Ienter the Red Wings locker room and come to the head coach’s office. I tense my shoulders. I clench my fists. I am prepared for a lecture. I am prepared for an argument. It is the new hockey season, and I am ready for whatever flames come flying from the famous coach’s mouth.

I poke my head in the door. I close my eyes.

I open my eyes.

Nobody here.

“No Scotty?” I say.

“No Scotty,” someone says.

Maybe in the training room. No doubt hovering over some wounded Red Wings, yelling at the masseur, “FASTER! GET HIM READY!” In the training room is where he must be. In the training room I go. I poke my head in.

I poke my head out.

“No Scotty?” I say.

“No Scotty,” someone says.

Hmm. I know. The workout room. Where the players ride the stationary bikes? Sure, that’s where he is. Cracking the whip like some Tasmanian devil, yelling
“C’MON! DO YOU WANT TO WIN ANOTHER CUP OR NOT?” I sneak into the workout room. But the bikes are really stationary.

No players. No coach. No whip.

“No Scotty?” I say.

“No Scotty,” someone says.

Were they serious about this? No Scotty? Are the Red Wings really going to start the season without their head coach, without the legend that led them to back-to-back Stanley Cups? How can that be? Isn’t that like starting “Hamlet” without his father’s ghost? Like starting “The Brady Bunch” without Mr. Brady? No Scotty?

“He’s hiding, right?” I say to the locker-room attendant. “That wall is a two-way mirror. It’s one of his motivational tricks?”

Will he or won’t he return?

That must be it, right? I mean, over the summer, we heard talk about Bowman not returning. But we hear that talk every summer. Then summer turned to September, September turned to training camp, training camp ended and he still wasn’t there, and he still hadn’t said whether he was coming back.

And here we are, the day before the season opener. And he still isn’t here, and he still hasn’t said whether he’s coming back.

How strange is this? Can you remember any team in any major sport starting a season with no idea who its head coach was? Can you? No Scotty?

“I know. He’s in the shower, right?” I say to the locker-room attendant. “I’ll just wait here.”

I wait. I look at my watch. How long can he take? It’s just a shower. Then I notice something. There is no water running.

“No Scotty?” I say.

“No Scotty,” someone says.

How can this be? What’s the real story? You hear his assistant coaches say,
“He’s coming back. We’re just keeping the seat warm.” But if that’s true, then why hasn’t he said so? And when is he coming back? And which one is keeping the seat warm?

You hear confidants say, “He’s not coming back. The knee operation. The death of his brother. He doesn’t need the aggravation. He wants out.” But if that’s true, then why doesn’t he say so? Wouldn’t it be better for the Wings to know?

Not that anyone wants to hear he’s not coming back. Nuh-uh. Never mind his occasional bursts of temper. Never mind his darting eyes, gnashing jaws and impossible-to-follow conversations. It is no accident the Wings hadn’t won a title in 42 years until Bowman arrived. It is no accident that he has more Stanley Cup rings than any other coach in history, except Toe Blake, with whom he is tied.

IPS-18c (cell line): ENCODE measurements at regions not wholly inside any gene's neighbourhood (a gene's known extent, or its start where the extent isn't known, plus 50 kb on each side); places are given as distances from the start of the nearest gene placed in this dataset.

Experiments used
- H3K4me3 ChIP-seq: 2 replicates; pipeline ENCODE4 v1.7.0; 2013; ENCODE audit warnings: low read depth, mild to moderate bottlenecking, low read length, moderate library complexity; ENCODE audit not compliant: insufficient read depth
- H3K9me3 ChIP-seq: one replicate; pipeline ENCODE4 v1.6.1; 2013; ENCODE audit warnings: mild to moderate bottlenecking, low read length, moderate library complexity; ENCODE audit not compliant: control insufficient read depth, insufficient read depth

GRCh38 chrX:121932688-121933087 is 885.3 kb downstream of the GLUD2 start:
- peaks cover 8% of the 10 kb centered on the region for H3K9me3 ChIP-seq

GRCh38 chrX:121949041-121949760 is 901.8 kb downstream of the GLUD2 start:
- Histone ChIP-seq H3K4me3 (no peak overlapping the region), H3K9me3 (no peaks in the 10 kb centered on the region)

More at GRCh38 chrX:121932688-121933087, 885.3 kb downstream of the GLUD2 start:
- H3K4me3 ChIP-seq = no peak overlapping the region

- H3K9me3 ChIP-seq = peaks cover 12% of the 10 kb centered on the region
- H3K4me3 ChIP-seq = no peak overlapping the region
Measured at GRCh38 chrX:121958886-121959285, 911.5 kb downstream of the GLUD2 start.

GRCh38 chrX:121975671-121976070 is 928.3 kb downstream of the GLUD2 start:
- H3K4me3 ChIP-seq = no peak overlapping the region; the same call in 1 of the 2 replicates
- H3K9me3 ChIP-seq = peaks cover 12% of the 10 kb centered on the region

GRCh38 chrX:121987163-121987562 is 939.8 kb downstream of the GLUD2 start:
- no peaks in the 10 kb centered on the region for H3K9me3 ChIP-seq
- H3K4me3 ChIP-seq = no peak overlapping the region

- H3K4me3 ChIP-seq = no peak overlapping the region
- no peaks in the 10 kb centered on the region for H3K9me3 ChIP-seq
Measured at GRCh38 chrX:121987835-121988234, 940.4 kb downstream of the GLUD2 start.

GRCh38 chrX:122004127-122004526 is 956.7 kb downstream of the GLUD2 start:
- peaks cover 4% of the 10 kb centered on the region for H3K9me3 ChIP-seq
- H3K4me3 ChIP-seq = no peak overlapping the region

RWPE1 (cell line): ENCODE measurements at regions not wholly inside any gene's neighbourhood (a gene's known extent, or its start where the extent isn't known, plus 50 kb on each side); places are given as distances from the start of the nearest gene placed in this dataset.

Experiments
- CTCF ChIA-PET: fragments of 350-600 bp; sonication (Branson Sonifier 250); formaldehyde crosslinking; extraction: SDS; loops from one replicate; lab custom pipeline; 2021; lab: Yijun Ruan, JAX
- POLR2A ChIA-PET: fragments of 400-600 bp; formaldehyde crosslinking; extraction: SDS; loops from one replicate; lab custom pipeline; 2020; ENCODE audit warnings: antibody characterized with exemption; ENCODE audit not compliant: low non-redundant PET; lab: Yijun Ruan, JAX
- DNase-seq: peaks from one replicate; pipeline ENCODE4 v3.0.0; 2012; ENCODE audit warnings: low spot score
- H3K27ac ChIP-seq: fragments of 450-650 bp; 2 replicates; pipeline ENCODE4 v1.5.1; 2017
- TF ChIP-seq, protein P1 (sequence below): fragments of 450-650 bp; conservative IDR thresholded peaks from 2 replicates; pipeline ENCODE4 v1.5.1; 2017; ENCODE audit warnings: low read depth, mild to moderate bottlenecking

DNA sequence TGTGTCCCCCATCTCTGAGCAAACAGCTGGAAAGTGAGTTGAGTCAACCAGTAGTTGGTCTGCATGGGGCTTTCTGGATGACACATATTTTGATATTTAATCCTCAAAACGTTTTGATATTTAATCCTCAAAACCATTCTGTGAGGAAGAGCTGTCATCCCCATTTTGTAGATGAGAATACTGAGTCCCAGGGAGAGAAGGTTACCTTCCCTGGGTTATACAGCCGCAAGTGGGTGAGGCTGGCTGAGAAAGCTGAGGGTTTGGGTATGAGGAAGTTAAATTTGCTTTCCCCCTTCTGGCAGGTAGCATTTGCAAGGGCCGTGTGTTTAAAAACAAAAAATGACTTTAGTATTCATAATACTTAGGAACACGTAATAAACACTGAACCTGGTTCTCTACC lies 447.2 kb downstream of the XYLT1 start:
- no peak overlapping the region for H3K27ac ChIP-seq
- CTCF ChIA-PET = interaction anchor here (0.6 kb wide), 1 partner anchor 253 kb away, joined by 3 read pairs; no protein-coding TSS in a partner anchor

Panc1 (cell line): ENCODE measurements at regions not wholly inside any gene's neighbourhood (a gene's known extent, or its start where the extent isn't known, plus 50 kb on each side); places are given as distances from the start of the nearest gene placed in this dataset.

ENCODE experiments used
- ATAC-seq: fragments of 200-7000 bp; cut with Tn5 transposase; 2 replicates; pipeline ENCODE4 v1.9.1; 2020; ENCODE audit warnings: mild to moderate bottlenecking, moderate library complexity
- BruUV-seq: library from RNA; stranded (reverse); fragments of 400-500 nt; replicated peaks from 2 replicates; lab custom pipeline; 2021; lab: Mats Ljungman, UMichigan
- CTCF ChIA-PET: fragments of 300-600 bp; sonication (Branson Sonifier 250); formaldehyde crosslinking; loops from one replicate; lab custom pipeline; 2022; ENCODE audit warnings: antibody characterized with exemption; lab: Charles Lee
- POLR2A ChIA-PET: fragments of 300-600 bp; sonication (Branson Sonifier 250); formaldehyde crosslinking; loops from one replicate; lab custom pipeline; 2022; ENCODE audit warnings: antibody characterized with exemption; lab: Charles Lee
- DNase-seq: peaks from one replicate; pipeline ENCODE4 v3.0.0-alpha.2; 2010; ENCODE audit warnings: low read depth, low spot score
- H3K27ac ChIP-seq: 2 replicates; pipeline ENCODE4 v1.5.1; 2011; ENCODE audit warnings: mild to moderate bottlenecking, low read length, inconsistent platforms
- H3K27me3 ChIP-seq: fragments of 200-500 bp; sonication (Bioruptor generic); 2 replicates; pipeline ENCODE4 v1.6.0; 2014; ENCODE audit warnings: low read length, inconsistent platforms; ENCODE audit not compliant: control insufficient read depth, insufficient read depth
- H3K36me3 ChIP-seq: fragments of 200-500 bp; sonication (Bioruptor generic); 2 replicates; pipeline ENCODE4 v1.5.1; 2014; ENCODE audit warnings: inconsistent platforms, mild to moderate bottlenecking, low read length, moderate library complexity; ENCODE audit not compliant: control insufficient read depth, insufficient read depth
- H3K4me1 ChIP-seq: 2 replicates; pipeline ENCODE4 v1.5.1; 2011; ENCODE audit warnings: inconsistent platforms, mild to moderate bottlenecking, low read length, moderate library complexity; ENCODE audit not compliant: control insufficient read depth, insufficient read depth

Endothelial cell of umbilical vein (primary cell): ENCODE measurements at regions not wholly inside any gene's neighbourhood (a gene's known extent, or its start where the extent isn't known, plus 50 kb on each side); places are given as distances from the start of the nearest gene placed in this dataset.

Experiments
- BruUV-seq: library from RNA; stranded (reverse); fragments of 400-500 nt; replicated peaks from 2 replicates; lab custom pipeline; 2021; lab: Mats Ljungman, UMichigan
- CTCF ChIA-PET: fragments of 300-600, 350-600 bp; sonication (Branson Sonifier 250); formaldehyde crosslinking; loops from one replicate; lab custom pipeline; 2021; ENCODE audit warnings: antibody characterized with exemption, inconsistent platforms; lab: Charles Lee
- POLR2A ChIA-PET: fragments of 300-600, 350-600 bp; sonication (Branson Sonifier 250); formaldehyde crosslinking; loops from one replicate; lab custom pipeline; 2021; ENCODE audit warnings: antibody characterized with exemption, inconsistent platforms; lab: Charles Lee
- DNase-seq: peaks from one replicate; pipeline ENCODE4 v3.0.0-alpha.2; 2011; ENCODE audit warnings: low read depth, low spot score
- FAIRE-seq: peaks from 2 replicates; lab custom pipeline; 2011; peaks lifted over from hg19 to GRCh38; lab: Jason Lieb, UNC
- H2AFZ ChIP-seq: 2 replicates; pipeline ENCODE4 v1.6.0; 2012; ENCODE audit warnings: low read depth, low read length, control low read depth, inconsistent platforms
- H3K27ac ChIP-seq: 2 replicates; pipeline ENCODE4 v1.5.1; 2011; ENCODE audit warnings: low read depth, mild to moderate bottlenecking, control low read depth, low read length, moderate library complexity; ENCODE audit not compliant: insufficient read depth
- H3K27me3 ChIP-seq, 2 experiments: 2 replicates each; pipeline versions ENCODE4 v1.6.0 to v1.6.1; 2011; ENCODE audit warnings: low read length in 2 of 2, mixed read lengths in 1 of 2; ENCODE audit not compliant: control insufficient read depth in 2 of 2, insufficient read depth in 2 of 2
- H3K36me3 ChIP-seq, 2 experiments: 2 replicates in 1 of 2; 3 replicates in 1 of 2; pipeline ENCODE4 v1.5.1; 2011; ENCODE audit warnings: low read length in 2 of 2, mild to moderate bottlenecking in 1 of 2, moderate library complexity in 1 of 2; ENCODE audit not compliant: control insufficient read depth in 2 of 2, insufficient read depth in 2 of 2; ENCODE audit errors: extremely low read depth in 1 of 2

It is no accident that his emphasis on defense, his line shifts, his sharp eye for personnel — even the mind games he plays with his players — are responsible for their amazing success.

How integral is Bowman to the hopes of this team? Well, consider this: Would you still pick the Wings to repeat if you knew Bowman was out?

Would you have picked Green Bay without Lombardi?

A strange season kicks off

“Is he out on the ice?” I ask the attendant. “That’s it, right? He’s doing his normal white-glove checkup?”

That must be it. Who is more supercilious than Bowman? Don’t sweat the small stuff? Bowman invented the small stuff. This is a guy who measures the benches. This is a guy who knows how fast a puck goes frozen, versus chilled.

I run onto the ice. I glance left. I glance right. I …WHOA!

I fall down.

“No Scotty?” I say.

“No Scotty!” someone yells.

Not on the ice. Not in the shower. Not in his office. Nowhere. Well, isn’t this something? A hockey season with no head coach. Somewhere in Buffalo, Bowman ponders his future, and thereby the future of this team, while the Wings themselves begin their title defense with two “co-coaches,” Barry Smith and Dave Lewis. Nice men. Good teachers. But they’re like two guys holding the door open saying, “After you,” “No, after you . . .”

There was never that problem with Bowman. He was in charge. He was the General, stomping around like some Flintstones character, jut-jawed, rock-solid, narrow-eyed — you could feel his presence from behind a wall.

But you can’t feel it from another state. And so the Wings begin with no promises. No assurances. No Scotty?

Wait. Down the hall. I hear something. Stomping feet. Heavy breathing, It’s coming my way. See? I told you. I leap through the doorway. I yell, “AHA! SO YOU’RE BACK!” — then my face sinks.

It’s Al, the Zamboni guy.

This is gonna be a strange season.

To leave a message for Mitch Albom, call 1-313-223-4581.

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